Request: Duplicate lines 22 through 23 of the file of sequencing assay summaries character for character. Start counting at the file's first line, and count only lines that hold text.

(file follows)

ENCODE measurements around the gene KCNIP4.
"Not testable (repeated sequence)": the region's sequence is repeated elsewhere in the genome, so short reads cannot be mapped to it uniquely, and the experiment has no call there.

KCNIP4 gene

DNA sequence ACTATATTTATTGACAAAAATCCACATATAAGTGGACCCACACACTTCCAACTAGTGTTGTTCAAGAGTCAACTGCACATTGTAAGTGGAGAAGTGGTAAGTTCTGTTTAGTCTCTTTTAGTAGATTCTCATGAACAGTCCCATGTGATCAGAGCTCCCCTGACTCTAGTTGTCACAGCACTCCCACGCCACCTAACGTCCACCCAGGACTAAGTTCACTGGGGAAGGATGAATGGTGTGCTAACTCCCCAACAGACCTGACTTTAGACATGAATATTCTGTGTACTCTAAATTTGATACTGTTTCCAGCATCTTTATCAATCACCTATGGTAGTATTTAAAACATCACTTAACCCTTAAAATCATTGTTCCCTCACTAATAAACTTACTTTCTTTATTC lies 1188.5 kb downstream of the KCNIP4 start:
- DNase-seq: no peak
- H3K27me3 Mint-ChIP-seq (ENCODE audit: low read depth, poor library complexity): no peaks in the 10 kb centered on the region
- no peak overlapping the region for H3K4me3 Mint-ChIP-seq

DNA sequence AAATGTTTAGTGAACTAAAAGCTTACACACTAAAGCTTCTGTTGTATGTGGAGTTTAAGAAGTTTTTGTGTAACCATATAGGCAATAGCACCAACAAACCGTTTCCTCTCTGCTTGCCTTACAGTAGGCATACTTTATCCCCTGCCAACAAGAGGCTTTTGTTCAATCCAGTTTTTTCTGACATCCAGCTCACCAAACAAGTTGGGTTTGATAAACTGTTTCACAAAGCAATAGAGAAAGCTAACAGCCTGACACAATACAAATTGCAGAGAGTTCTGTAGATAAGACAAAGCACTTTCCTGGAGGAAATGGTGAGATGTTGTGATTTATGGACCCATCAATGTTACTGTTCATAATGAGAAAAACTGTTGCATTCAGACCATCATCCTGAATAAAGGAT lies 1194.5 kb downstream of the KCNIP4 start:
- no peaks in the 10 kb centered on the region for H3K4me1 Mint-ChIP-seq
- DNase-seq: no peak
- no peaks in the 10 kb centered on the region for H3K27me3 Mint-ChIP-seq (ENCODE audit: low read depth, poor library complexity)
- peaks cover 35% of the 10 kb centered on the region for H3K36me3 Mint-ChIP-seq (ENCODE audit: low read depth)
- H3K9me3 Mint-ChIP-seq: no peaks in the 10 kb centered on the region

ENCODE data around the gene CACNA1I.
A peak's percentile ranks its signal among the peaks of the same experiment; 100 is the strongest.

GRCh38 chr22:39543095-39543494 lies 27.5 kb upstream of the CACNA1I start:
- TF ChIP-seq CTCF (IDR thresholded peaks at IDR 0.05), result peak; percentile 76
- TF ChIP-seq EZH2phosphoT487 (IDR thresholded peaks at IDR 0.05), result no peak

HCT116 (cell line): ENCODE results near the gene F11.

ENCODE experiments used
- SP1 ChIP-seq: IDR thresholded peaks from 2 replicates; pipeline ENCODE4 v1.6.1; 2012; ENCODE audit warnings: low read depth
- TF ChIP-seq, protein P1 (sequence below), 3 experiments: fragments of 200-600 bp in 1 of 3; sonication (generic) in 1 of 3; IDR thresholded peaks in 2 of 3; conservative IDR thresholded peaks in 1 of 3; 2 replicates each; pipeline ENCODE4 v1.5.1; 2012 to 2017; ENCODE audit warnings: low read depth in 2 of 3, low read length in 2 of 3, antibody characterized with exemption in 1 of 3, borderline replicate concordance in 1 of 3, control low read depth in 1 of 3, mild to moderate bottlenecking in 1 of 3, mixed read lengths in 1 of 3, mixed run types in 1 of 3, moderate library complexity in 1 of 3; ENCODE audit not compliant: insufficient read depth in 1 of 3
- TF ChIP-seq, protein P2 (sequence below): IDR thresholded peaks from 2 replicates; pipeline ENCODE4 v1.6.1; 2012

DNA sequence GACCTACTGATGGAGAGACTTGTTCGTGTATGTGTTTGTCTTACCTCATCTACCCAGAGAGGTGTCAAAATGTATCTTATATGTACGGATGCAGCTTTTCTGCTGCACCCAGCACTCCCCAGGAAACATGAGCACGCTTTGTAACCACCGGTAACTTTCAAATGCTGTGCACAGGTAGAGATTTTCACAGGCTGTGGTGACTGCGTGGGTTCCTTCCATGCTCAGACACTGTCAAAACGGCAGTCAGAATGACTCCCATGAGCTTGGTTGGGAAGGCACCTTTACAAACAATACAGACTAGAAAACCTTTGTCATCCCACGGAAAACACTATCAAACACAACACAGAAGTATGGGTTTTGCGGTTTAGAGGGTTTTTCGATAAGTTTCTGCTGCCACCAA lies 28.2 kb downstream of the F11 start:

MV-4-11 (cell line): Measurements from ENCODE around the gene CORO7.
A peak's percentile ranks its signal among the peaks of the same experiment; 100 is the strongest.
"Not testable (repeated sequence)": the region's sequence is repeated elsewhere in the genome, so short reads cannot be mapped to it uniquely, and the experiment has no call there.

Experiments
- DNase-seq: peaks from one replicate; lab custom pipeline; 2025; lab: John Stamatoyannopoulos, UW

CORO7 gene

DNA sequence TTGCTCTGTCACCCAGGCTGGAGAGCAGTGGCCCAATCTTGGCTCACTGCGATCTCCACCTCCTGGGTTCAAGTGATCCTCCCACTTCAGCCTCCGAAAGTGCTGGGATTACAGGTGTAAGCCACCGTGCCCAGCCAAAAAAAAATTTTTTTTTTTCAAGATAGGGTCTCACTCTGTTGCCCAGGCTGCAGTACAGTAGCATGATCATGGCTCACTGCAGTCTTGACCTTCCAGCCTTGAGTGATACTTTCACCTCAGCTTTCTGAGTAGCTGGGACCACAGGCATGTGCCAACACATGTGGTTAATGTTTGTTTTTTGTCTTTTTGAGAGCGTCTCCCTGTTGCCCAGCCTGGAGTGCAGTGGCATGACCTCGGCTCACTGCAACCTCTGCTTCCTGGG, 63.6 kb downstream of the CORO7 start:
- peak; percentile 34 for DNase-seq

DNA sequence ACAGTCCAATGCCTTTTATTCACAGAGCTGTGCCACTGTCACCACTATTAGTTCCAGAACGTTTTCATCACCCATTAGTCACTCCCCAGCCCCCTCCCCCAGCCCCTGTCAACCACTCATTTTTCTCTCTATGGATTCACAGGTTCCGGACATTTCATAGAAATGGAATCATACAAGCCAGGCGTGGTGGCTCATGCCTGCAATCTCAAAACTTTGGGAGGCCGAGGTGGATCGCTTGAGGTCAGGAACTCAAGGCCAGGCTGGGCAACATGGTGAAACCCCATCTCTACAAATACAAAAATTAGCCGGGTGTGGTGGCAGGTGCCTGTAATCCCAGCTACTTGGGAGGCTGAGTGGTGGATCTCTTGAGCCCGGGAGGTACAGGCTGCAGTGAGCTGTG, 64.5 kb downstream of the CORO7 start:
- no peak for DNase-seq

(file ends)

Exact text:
- TF ChIP-seq, protein P1 (sequence below), 3 experiments: fragments of 200-600 bp in 1 of 3; sonication (generic) in 1 of 3; IDR thresholded peaks in 2 of 3; conservative IDR thresholded peaks in 1 of 3; 2 replicates each; pipeline ENCODE4 v1.5.1; 2012 to 2017; ENCODE audit warnings: low read depth in 2 of 3, low read length in 2 of 3, antibody characterized with exemption in 1 of 3, borderline replicate concordance in 1 of 3, control low read depth in 1 of 3, mild to moderate bottlenecking in 1 of 3, mixed read lengths in 1 of 3, mixed run types in 1 of 3, moderate library complexity in 1 of 3; ENCODE audit not compliant: insufficient read depth in 1 of 3
- TF ChIP-seq, protein P2 (sequence below): IDR thresholded peaks from 2 replicates; pipeline ENCODE4 v1.6.1; 2012